That is the Gell-Mann Amnesia effect. I'd point out it does not operate in other arenas of life. In ordinary life, if somebody consistently exaggerates or lies to you, you soon discount everything they say. In court, there is the legal doctrine of falsus in uno, falsus in omnibus, which means untruthful in one part, untruthful in all. But when it comes to the media, we believe against evidence that it is probably worth our time to read other parts of the paper. When, in fact, it almost certainly isn't. The only possible explanation for our behavior is amnesia.
Michael Crichton
I take my desires for reality because I believe in the reality of my desires.
Paris '68 graffiti
I ask for daily bread, but not for wealth, lest I forget the poor. I ask for strength, but not for power, lest I despise the meek. I ask for wisdom, but not for learning, lest I scorn the simple. I ask for a clean name, but not for fame, lest I condemn the lowly. I ask for peace of mind, but not for idle hours, lest I fail to hearken to the call of duty. For these and much more, O Father, do I crave, knocking at Thy door; and, if I dare not enter, yet Thou canst dole out the crumbs fallen from Thy table.
Nitobe Inazō - from Thoughts and Essays, "A Supplication"
I cannot sanction your buffoonery.
Tommy Lee Jones (to Jim Carrey)
To argue with a man who has renounced the use and authority of reason, and whose philosophy consists in holding humanity in contempt, is like administering medicine to the dead, or endeavoring to convert an atheist by scripture.
Thomas Paine
It’s OK to make your fortune. But don’t drive your fortune past people who are starving.
Mel Brooks
The whole modern world has divided itself into Conservatives and Progressives. The business of Progressives is to go on making mistakes. The business of Conservatives is to prevent mistakes from being corrected. Even when the revolutionist might himself repent of his revolution, the traditionalist is already defending it as part of his tradition. Thus we have two great types -- the advanced person who rushes us into ruin, and the retrospective person who admires the ruins. He admires them especially by moonlight, not to say moonshine. Each new blunder of the progressive or prig becomes instantly a legend of immemorial antiquity for the snob. This is called the balance, or mutual check, in our Constitution.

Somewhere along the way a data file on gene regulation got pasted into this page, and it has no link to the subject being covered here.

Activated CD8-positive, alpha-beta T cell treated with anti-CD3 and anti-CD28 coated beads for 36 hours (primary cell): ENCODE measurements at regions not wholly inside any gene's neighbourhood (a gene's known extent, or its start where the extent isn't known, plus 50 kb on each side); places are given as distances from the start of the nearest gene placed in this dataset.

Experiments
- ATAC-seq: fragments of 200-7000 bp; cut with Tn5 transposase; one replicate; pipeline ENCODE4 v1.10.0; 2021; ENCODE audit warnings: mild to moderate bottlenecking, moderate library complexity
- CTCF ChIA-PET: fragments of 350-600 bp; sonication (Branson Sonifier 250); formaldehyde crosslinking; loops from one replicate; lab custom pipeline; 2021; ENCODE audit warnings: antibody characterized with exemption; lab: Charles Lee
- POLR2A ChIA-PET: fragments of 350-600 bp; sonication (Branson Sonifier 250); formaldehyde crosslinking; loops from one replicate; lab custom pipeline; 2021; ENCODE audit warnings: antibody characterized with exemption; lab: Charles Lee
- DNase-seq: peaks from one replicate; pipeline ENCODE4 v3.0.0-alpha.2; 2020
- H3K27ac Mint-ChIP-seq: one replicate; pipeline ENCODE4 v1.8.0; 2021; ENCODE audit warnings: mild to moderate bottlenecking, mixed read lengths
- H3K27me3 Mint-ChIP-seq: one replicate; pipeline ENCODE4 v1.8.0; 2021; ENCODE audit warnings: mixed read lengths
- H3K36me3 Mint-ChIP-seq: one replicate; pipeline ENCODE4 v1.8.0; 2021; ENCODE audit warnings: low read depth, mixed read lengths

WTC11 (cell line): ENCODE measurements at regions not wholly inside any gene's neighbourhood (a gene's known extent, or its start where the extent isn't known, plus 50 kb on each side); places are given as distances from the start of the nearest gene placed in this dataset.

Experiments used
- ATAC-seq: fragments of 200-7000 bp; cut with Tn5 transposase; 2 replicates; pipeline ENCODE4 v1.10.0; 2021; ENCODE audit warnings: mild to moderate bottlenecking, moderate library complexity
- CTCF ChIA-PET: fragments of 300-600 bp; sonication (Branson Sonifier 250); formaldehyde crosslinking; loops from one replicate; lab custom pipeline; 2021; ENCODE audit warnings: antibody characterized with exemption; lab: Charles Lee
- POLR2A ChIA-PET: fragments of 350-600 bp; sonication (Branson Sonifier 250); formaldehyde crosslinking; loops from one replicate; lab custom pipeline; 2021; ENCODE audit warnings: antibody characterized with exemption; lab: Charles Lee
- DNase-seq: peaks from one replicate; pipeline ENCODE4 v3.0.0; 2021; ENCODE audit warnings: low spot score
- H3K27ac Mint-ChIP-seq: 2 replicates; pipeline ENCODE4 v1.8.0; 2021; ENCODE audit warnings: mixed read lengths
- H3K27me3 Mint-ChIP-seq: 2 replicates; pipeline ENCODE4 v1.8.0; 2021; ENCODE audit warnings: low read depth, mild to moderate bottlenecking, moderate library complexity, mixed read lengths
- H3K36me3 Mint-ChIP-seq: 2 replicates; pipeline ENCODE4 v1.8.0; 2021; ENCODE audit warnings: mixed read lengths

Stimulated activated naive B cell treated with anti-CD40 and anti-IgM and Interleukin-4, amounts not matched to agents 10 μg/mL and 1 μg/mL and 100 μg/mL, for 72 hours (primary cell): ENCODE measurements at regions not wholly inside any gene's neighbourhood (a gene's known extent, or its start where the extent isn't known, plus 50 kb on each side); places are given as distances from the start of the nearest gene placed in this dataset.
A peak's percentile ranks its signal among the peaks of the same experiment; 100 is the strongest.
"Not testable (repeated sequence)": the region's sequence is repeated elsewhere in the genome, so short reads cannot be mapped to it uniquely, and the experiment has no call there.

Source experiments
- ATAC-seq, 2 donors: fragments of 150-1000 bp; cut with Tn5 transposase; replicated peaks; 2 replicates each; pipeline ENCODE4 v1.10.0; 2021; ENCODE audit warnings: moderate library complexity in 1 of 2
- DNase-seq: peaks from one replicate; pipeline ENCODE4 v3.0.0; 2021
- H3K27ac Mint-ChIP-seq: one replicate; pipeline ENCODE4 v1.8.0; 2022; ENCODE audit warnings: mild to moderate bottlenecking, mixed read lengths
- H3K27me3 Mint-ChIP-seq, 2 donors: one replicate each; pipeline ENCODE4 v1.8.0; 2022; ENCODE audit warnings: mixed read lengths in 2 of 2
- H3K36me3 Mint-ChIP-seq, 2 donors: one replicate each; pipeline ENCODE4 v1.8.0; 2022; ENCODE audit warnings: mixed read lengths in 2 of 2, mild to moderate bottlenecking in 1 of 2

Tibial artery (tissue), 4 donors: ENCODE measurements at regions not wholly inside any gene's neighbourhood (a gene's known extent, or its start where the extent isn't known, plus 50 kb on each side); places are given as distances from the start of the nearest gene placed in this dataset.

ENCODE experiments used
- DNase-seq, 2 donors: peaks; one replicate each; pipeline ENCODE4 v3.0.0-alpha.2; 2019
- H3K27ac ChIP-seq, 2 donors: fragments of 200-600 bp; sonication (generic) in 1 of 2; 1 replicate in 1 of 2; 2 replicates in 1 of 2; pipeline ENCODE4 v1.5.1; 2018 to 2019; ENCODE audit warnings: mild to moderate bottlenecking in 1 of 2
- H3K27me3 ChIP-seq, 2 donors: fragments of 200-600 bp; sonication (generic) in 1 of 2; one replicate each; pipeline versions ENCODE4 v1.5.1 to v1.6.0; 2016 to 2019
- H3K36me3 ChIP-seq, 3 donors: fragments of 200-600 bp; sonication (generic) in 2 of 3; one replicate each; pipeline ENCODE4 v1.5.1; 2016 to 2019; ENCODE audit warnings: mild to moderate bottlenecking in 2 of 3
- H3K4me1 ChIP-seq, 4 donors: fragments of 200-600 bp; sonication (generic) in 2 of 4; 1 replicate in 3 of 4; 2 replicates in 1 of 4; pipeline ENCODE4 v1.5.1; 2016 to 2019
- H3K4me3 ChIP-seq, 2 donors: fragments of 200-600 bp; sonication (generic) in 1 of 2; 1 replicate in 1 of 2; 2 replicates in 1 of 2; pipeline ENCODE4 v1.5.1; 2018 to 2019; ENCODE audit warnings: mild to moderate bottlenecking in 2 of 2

G.K. Chesterton
Never believe that fascists are completely unaware of the absurdity of their replies. They know that their remarks are frivolous, open to challenge. But they are amusing themselves, for it is their adversary who is obliged to use words responsibly, since he believes in words. The fascists have the right to play. They even like to play with discourse for, by giving ridiculous reasons, they discredit the seriousness of their interlocutors. They delight in acting in bad faith, since they seek not to persuade by sound argument but to intimidate and disconcert. If you press them too closely, they will abruptly fall silent, loftily indicating by some phrase that the time for argument is past.
Jean-Paul Sartre
In place of tangible goods, such as a living wage and the chance to buy a home, groups of dispossessed Americans are offered official “recognition” of an ever-expanding set of “identities” rooted in race, gender and sexual preference, which pits them against other groups of Americans who suffer from much the same woes.
David Samuels